SAN FRANCISCO — At last, a success. Everything is relative.
It hasn't been a very distinguished season, so far, at the San Francisco Opera. For festive openers, Terence McEwen, the company director, merely took an old, lackluster "Barbiere di Siviglia" out of mothballs. Matters hardly improved with a miscalculated "Salome" and a tired "Tosca."
The quasi-new production of Mozart's "Die Zauberflote" is, thank goodness, another story.
This may not be the most magical of "Flutes." For the elusive ideal, one still must look to the Ingmar Bergman film or the Rennert and Ponnelle stagings in postwar Salzburg. Nevertheless, this is a thoughtful, intelligent, stylish production, one that pays serious and enlightened attention to sight as well as sound.
The most striking element actually is the scenic design. This, after all, is "Die Zauberflote" as envisioned by David Hockney.
The artist first envisioned it, one should note, in 1978 for the tiny stage at Glyndebourne. The inventive sets were enlarged for La Scala seven years later, and it is the Milanese version that has come in triumph to the War Memorial Opera House.
Unlike some celebrated predecessors, Hockney and his collaborating stage director, John Cox, did not see the opera as a cute Viennese confection or a somber moral ritual. They chose to stress old-fashioned theatrical innocence, telling the story swiftly and without affectation amid an ingenious network of painted flats, drops and traps.
Hockney played knowingly with intriguing symmetrical patterns, with perplexing geometrical perspectives and disarmingly naive storybook vistas. He was impeccable, in the process, about respecting the tone and dynamics of the score.
His exotic inspirations exerted their own fascination. But they never overpowered Mozart, never contradicted the essential expressive impulses.
Cox did his considerable best to populate this canvas never-never land with credible, sympathetic figures. He steadfastly avoided the usual cliches and caricatures, just as he eschewed extraneous gags.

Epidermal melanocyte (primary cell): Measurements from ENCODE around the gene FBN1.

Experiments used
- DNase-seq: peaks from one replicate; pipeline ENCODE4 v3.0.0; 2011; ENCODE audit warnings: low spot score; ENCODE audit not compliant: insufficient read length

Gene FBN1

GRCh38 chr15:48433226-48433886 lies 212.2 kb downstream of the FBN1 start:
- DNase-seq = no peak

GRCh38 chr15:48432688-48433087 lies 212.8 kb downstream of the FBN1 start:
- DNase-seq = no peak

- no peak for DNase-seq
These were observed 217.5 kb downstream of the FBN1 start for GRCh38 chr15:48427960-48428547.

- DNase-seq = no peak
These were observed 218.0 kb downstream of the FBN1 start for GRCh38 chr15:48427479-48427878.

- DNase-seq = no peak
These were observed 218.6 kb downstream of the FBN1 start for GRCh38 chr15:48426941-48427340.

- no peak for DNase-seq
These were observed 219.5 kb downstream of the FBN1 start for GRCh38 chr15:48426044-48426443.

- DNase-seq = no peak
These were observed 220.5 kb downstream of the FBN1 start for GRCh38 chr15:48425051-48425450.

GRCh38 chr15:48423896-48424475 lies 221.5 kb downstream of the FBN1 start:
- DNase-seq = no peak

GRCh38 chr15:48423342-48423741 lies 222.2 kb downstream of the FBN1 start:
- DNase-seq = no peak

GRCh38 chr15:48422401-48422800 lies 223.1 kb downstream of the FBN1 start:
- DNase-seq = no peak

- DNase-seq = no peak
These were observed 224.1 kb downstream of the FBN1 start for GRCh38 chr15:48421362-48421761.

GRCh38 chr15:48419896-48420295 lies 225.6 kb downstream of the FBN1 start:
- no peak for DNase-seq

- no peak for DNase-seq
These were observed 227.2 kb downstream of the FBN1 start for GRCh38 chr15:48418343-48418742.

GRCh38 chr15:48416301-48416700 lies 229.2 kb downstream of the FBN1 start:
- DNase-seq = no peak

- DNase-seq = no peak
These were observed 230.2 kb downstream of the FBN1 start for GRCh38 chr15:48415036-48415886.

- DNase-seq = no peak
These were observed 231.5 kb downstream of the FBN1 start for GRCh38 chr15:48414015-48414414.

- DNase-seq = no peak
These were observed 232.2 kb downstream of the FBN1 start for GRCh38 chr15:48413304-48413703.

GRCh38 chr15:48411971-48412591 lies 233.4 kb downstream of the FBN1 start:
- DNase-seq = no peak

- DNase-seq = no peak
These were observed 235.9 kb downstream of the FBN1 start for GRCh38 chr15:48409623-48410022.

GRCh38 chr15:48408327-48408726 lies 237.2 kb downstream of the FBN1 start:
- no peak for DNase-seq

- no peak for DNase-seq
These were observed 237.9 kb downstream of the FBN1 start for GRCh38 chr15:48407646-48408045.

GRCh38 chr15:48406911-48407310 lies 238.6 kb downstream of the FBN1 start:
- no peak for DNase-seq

The inspiration level, as regards narration and motivation, may not be stratospheric. In this day of gimmickry and dramatic perversion, however, one must be grateful for literal favors.
Musically, the production was never less than respectable, occasionally more. The most serious liability, Tuesday night, involved the brisk, unscholarly and rather prosaic conducting of Friedemann Layer, Generalmusikdirektor of the modest Mannheim Opera.
The cast was dominated, easily, by Francisco Araiza. Here, at last, was a Tamino of manly--even princely--bearing who could muster finesse and melting tone for the lyrical passages yet rise to the dramatic climaxes with a nice heroic ring.
Etelka Csavlek, his attractive Pamina from Hungary, turned out to be womanly rather than girlish. Her lustrous soprano, moreover, proved notable for weight rather than purity. That hardly precluded extraordinarily poignant phrasing, or ravishing shading of the arching line in "Ach, ich fuhl's." Despite some uneven vocalism, she served notice of a major, compelling talent.
Luciana Serra, the Italian coloratura, snapped and crackled some crystalline staccati and perfectly poised High Fs in the arias of the Queen of the Night, and even managed a semblance of sinister articulation. She could not delineate the cascading triplet figures with much clarity, or produce the big, cutting tones that made the young Cristina Deutekom unique in this impossible role. Still, she came closer to the lofty throne than most current pretenders.
The others proved less exceptional. Kevin Langan offered an amiable, sturdy, bel-canto Sarastro who looked comfortable in his odd pasha turban but sounded uncomfortable in the guise of a booming basso profondo . David Malis introduced a pleasant, gentle, restrained Papageno whose baritone and sense of character both tended toward the pallid.
Thomas Stewart, a veteran Wotan, brought appropriate dignity and authority to the crucial utterances of the Speaker, and, for good measure, did additional duty as the First Priest. Cheryl Parrish created a winsome Papagena despite a costume that, in the apt description of a critical colleague, made her resemble an artichoke.
Frank Kelley, the light-voiced Monostatos, had the good sense to play the villainous Moor for menace rather than laughs. The Queen's Ladies--Deborah Voigt, Kathryn Cowdrick and Judith Christin--did not to turn out to be the most mellifluous trio in history, and the three meek little "Boys" from the San Francisco Girls Choir suffered severe pitch problems.
The non-German ensemble mangled the German text on behalf of a non-German audience in a variety of perverse ways. The best diction came from Araiza--a Mexican.
The infernally distracting supertitles malfunctioned intermittently, anticipated the jokes, played loose with the tone of the libretto and sanitized the text.
"Prince, shmince!" Papageno presumably exclaimed at one exquisitely Mozartean point.
The archaic, negative references to blacks and women were dutifully sung, as usual, but the revisionist translations softened, contradicted or ignored most of the verbal blows. So much for literary integrity and double standards at the opera.